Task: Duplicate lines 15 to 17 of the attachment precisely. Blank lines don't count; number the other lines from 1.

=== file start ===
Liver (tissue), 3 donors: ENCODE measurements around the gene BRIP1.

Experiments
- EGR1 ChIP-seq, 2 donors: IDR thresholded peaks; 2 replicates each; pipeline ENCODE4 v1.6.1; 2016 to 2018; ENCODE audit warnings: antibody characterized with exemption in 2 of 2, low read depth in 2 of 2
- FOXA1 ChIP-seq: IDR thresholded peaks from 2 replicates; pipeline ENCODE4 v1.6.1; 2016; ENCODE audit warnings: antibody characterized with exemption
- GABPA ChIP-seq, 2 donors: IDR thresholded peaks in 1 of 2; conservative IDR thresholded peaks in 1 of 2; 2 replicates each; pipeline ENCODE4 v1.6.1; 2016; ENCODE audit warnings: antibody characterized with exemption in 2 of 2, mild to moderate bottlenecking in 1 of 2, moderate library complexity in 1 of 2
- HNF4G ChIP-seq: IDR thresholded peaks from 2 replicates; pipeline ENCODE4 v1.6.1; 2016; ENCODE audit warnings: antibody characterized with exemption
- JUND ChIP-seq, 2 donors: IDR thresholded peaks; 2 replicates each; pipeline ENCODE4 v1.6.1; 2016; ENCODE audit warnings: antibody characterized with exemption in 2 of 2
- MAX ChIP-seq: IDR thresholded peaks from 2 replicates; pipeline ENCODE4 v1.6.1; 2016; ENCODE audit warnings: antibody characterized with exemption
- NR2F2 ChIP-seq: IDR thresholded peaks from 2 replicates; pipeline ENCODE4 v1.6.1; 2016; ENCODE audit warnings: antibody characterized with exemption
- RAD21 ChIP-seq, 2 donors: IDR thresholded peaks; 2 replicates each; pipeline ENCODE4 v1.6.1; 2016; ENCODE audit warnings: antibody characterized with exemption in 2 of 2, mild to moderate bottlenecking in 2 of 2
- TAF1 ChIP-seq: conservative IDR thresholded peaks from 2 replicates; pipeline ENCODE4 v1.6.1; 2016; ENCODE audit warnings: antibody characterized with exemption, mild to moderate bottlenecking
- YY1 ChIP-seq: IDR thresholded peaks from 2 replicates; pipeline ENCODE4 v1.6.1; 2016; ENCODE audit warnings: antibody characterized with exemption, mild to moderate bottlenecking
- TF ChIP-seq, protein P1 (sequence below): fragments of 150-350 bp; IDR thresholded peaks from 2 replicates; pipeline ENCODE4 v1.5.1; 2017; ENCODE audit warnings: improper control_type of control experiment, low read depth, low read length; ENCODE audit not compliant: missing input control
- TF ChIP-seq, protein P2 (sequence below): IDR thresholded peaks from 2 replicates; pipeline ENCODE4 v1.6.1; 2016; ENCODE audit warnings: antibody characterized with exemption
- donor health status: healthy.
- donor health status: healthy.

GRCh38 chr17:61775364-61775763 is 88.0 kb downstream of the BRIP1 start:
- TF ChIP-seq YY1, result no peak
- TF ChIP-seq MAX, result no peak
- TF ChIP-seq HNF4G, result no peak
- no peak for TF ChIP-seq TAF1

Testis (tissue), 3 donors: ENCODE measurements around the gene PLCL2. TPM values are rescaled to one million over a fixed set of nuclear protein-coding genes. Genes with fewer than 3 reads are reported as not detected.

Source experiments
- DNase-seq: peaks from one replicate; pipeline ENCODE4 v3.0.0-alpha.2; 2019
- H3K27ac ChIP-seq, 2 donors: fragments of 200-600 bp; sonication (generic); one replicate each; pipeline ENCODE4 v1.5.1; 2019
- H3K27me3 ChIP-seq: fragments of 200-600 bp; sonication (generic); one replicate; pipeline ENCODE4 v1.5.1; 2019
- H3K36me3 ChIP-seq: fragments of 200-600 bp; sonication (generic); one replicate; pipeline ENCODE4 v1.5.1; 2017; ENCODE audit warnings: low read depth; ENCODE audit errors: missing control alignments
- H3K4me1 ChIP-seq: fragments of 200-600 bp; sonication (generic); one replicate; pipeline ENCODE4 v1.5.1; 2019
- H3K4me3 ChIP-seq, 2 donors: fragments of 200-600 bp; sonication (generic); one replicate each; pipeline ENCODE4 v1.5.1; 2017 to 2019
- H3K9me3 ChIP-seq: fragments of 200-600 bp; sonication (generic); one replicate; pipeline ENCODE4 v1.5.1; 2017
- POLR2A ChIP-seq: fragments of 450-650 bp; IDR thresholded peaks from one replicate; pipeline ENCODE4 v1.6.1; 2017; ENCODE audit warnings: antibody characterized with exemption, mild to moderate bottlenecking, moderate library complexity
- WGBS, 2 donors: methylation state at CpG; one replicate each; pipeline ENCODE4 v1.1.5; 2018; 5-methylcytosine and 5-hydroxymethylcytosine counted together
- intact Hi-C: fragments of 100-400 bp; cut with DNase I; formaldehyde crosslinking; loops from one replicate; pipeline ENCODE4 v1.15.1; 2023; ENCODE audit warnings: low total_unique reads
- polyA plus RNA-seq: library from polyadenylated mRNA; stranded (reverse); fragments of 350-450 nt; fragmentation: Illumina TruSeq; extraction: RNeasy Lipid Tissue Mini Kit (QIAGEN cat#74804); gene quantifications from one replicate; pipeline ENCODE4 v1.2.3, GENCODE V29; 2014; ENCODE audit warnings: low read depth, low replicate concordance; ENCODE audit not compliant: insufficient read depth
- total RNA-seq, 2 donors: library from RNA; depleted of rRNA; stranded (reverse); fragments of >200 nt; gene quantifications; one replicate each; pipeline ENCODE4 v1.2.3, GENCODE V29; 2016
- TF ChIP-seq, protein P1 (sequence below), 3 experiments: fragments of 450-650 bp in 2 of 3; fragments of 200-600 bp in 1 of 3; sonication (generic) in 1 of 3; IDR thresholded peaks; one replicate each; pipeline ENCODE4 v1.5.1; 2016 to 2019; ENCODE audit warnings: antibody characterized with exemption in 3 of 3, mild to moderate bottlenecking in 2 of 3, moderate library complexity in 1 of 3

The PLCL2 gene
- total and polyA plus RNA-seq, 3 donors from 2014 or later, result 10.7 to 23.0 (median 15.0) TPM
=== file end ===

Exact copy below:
- donor health status: healthy.
- donor health status: healthy.

GRCh38 chr17:61775364-61775763 is 88.0 kb downstream of the BRIP1 start: